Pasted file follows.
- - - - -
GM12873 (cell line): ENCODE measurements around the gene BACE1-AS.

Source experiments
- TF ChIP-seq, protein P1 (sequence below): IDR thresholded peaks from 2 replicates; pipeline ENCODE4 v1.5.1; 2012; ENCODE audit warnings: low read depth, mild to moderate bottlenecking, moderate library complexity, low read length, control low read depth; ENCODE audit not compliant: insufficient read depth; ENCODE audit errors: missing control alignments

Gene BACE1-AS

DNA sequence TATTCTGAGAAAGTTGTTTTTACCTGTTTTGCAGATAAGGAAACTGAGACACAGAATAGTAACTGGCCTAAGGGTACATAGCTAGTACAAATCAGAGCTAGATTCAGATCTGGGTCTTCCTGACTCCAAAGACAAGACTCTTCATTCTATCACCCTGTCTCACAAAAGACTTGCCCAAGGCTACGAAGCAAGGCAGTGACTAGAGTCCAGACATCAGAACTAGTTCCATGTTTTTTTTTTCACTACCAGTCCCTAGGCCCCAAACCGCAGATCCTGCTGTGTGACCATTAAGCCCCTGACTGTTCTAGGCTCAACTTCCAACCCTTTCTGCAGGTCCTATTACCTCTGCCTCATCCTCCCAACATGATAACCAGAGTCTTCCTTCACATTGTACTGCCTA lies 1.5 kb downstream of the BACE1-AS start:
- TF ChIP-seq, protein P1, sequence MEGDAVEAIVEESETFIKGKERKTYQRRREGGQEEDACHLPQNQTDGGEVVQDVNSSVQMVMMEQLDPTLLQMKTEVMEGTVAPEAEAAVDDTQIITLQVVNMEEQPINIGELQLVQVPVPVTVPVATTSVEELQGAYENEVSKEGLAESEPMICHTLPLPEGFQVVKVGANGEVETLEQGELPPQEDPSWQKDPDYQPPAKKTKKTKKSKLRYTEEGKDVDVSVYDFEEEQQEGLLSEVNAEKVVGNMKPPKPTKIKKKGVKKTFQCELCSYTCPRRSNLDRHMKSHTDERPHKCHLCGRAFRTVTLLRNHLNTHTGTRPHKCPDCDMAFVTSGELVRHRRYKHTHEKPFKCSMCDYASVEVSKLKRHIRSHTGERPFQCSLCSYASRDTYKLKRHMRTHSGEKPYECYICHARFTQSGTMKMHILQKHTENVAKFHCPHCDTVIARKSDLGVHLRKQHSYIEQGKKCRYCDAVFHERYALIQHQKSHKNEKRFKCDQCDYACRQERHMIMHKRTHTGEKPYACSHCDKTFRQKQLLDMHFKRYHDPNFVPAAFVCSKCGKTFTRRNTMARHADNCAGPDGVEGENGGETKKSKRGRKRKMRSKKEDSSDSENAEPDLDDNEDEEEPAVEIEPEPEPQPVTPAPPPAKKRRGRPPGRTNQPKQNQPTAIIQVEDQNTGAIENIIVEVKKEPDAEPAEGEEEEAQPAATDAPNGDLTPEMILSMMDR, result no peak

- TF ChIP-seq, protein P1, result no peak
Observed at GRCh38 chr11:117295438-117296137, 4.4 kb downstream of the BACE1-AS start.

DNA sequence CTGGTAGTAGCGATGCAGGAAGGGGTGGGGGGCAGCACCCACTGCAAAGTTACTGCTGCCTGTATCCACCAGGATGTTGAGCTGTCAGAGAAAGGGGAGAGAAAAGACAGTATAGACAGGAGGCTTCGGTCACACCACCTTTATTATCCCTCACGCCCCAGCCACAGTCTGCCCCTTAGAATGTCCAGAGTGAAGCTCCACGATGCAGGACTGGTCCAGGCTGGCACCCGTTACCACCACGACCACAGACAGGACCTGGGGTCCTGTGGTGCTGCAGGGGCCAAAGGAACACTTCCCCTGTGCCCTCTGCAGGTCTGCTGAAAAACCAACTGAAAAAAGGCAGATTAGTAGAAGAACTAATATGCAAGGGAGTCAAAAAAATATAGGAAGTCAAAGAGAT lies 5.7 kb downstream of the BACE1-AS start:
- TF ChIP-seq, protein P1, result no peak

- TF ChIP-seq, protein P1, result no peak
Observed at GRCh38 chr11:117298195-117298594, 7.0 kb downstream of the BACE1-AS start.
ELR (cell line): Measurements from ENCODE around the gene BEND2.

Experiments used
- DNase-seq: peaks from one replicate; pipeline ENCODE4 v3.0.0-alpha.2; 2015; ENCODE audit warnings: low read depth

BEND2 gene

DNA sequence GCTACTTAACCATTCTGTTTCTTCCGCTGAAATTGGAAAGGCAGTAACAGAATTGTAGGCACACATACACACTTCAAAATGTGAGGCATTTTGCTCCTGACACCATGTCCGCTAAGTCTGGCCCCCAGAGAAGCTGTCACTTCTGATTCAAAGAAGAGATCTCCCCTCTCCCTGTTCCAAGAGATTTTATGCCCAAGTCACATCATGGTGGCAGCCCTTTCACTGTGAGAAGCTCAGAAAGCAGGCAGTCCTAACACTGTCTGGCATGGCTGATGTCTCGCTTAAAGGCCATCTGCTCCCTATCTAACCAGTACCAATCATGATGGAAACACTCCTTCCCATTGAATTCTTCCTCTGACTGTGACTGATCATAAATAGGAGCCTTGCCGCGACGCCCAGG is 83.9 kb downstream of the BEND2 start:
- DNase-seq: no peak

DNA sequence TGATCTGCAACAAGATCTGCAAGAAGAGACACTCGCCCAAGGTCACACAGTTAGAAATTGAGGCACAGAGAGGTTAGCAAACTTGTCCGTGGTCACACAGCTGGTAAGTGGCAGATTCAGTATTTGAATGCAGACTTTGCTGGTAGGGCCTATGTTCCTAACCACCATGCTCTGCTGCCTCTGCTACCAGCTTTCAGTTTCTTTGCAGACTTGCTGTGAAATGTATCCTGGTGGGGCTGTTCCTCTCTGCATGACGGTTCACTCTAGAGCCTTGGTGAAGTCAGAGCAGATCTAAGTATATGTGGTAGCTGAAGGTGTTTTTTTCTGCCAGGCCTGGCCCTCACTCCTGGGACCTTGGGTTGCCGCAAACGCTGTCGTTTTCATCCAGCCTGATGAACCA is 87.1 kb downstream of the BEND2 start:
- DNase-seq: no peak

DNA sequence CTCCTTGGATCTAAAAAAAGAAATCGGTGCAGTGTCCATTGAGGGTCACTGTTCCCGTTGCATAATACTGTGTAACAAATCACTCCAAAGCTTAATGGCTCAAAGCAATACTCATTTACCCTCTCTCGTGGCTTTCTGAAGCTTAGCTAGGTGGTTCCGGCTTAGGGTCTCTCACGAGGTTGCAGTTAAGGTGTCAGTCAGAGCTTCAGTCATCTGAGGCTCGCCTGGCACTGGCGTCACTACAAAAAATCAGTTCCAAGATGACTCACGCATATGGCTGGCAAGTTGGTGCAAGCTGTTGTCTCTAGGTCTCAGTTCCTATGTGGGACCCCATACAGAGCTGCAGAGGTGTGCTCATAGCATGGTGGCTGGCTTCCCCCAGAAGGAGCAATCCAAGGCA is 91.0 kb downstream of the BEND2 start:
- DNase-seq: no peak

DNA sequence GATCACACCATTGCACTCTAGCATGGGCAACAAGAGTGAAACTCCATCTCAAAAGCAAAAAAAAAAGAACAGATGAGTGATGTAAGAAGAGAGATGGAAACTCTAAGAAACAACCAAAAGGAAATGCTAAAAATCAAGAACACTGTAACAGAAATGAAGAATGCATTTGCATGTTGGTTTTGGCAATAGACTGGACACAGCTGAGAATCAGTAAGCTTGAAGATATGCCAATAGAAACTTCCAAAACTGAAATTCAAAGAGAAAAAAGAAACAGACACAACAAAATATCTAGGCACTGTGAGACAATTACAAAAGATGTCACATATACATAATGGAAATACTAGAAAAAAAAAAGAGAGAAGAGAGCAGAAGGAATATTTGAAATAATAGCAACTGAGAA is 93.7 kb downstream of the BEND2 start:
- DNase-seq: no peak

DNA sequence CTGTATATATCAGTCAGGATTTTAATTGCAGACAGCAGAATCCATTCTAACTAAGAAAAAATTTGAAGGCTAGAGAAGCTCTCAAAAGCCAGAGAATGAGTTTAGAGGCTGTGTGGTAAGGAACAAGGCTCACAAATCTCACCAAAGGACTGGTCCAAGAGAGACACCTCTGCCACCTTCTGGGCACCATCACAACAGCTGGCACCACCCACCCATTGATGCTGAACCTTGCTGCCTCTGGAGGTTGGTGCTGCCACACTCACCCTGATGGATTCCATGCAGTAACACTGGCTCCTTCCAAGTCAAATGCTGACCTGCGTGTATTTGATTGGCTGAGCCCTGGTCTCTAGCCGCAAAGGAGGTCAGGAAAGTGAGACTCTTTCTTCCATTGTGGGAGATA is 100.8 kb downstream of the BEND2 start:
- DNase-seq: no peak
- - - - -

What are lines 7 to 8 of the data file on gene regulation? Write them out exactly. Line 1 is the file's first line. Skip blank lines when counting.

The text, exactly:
- TF ChIP-seq, protein P1, result no peak
Observed at GRCh38 chr11:117295438-117296137, 4.4 kb downstream of the BACE1-AS start.